Puligilla C, Feng F, Ishikawa K, Bertuzzi S, Dabdoub A, Griffith AJ, Fritzsch B, Kelley MW: Disruption of fibroblast growth factor receptor 3 signaling results in defects in cellular differentiation, neuronal patterning, and hearing impairment. Dev Dyn. 2007, 236: 1905-1917. 10.1002/dvdy.21192.
Mansour SL, Twigg SR, Freeland RM, Wall SA, Li C, Wilkie AO: Hearing loss in a mouse model of Muenke syndrome. Hum Mol Genet. 2009, 18: 43-50.
Stevens DA, Harvey CB, Scott AJ, O’Shea PJ, Barnard JC, Williams AJ, Brady G, Samarut J, Chassande O, Williams GR: Thyroid hormone activates fibroblast growth factor receptor-1 in bone. Mol Endocrinol. 2003, 17: 1751-1766. 10.1210/me.2003-0137.
Barnard JC, Williams AJ, Rabier B, Chassande O, Samarut J, Cheng SY, Bassett JH, Williams GR: Thyroid hormones regulate fibroblast growth factor receptor signaling during chondrogenesis. Endocrinology. 2005, 146: 5568-5580. 10.1210/en.2005-0762.
O’Shea PJ, Guigon CJ, Williams GR, Cheng SY: Regulation of fibroblast growth factor receptor-1 (FGFR1) by thyroid hormone: identification of thyroid hormone response element in the murine Fgfr1 promoter. Endocrinology. 2007, 148: 5966-5976. 10.1210/en.2007-0114.
Dezonne RS, Stipursky J, Gomes FC: Effect of thyroid hormone depletion on cultured murine cerebral cortex astrocytes. Neurosci Lett. 2009, 467: 58-62. 10.1016/j.neulet.2009.10.001.
Knipper M, Zinn C, Maier H, Praetorius M, Rohbock K, Kopschall I, Zimmermann U: Thyroid hormone deficiency before the onset of hearing causes irreversible damage to peripheral and central auditory systems. J Neurophysiol. 2000, 83: 3101-3112.
Hinojosa R: A note on development of Corti’s organ. Acta Otolaryngol. 1977, 84: 238-251. 10.3109/00016487709123963.
Chole RA, Tinling SP: Bone lining cells of the mammalian cochlea. Hear Res. 1994, 75: 233-243. 10.1016/0378-5955(94)90074-4.
Mueller KL, Jacques BE, Kelley MW: Fibroblast growth factor signaling regulates pillar cell development in the organ of corti. J Neurosci. 2002, 22: 9368-9377.
Hayashi T, Ray CA, Younkins C, Bermingham-McDonogh O: Expression patterns of FGF receptors in the developing mammalian cochlea. Dev Dyn. 2010, 239: 1019-1026. 10.1002/dvdy.22236.
Nunes FD, Lopez LN, Lin HW, Davies C, Azevedo RB, Gow A, Kachar B: Distinct subdomain organization and molecular composition of a tight junction with adherens junction features. J Cell Sci. 2006, 119: 4819-4827. 10.1242/jcs.03233.
Etournay R, Lepelletier L, Boutet de Monvel J, Michel V, Cayet N, Leibovici M, Weil D, Foucher I, Hardelin JP, Petit C: Cochlear outer hair cells undergo an apical circumference remodeling constrained by the hair bundle shape. Development. 2010, 137: 1373-1383. 10.1242/dev.045138.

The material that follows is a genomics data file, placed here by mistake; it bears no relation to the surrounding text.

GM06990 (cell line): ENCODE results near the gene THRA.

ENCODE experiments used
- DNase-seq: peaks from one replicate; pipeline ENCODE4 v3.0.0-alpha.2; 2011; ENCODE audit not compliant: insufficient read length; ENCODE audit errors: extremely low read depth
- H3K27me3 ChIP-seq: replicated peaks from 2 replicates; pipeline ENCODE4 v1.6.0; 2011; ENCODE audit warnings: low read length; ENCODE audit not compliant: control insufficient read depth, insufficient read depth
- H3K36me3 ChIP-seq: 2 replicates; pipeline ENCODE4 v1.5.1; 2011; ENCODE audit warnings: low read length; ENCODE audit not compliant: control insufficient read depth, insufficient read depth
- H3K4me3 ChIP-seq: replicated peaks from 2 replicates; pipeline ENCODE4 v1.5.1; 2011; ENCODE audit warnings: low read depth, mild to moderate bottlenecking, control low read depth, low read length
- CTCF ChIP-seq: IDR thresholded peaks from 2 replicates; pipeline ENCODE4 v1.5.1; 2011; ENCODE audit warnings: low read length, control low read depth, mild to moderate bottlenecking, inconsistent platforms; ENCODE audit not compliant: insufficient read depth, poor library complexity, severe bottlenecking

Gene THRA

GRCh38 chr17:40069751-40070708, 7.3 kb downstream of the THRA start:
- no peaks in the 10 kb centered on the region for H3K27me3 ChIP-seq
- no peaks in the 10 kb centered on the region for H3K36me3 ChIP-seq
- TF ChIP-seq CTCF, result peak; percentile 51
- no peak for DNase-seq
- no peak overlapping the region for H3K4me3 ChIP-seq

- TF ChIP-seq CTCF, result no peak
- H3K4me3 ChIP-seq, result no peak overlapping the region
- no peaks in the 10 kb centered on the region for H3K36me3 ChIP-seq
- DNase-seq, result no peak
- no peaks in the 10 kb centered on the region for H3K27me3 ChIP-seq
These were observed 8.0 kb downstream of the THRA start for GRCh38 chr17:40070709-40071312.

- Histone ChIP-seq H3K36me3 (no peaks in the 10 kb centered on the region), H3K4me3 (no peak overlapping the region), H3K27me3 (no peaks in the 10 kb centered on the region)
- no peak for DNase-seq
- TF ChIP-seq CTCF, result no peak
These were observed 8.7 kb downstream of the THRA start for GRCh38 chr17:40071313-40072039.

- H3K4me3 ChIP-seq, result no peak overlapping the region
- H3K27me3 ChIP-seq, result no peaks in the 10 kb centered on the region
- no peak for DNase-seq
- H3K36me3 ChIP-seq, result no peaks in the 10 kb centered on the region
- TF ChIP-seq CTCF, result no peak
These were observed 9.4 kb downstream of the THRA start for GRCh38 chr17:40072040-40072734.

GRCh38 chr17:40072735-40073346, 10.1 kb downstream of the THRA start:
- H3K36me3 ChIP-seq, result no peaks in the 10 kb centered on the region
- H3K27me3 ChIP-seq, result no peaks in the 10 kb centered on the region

Sano H, Mukai J, Monoo K, Close LG, Sato TA: Expression of p75NTR and its associated protein NADE in the rat cochlea. Laryngoscope. 2001, 111: 535-538. 10.1097/00005537-200103000-00027.
Schecterson LC, Bothwell M: Neurotrophin and neurotrophin receptor mRNA expression in the developing inner ear. Hear Res. 1994, 73: 92-100. 10.1016/0378-5955(94)90286-0.
Buckiova D, Syka J: Calbindin and S100 protein expression in the developing inner ear in mice. J Comp Neurol. 2009, 513: 469-482. 10.1002/cne.21967.
Hertzano R, Puligilla C, Chan SL, Timothy C, Depireux DA, Ahmed Z, Wolf J, Eisenman DJ, Friedman TB, Riazuddin S, et al: CD44 is a marker for the outer pillar cells in the early postnatal mouse inner ear. J Assoc Res Otolaryngol. 2010, 11: 407-418. 10.1007/s10162-010-0211-x.
Dong H, Yauk CL, Rowan-Carroll A, You SH, Zoeller RT, Lambert I, Wade MG: Identification of thyroid hormone receptor binding sites and target genes using ChIP-on-chip in developing mouse cerebellum. PLoS One. 2009, 4: e4610-10.1371/journal.pone.0004610.
Aniello F, Couchie D, Gripois D, Nunez J: Regulation of five tubulin isotypes by thyroid hormone during brain development. J Neurochem. 1991, 57: 1781-1786. 10.1111/j.1471-4159.1991.tb06381.x.
Lakshmy R, Srinivasarao P: Effect of thiocyanate on microtubule assembly in rat brain during postnatal development. Int J Dev Neurosci. 1997, 15: 87-94. 10.1016/S0736-5748(96)00075-5.
Sorci G, Agneletti AL, Donato R: Effects of S100A1 and S100B on microtubule stability. An in vitro study using triton-cytoskeletons from astrocyte and myoblast cell lines. Neuroscience. 2000, 99: 773-783. 10.1016/S0306-4522(00)00238-4.
Wloga D, Gaertig J: Post-translational modifications of microtubules. J Cell Sci. 2010, 123: 3447-3455. 10.1242/jcs.063727.
Gundersen GG, Khawaja S, Bulinski JC: Generation of a stable, posttranslationally modified microtubule array is an early event in myogenic differentiation. J Cell Biol. 1989, 109: 2275-2288. 10.1083/jcb.109.5.2275.
Takemura R, Okabe S, Umeyama T, Kanai Y, Cowan NJ, Hirokawa N: Increased microtubule stability and alpha tubulin acetylation in cells transfected with microtubule-associated proteins MAP1B, MAP2, or tau. J Cell Sci. 1992, 103: 953-964.
Vago P, Ripoll C, Tournebize R, Lenoir M: Distribution of actin and tubulin in outer hair cells isolated from developing rat cochlea: a quantitative study. Eur J Cell Biol. 1996, 69: 308-315.
Szarama KB, Gavara N, Petralia RS, Kelley MW, Chadwick RS: Cytoskeletal changes in actin and microtubules underlie the developing surface mechanical properties of sensory and supporting cells in the mouse cochlea. Development. 2012, 139: 2187-2197. 10.1242/dev.073734.
Spector I, Shochet NR, Kashman Y, Groweiss A: Latrunculins: novel marine toxins that disrupt microfilament organization in cultured cells. Science. 1983, 219: 493-495. 10.1126/science.6681676.
Coue M, Brenner SL, Spector I, Korn ED: Inhibition of actin polymerization by latrunculin A. FEBS Lett. 1987, 213: 316-318. 10.1016/0014-5793(87)81513-2.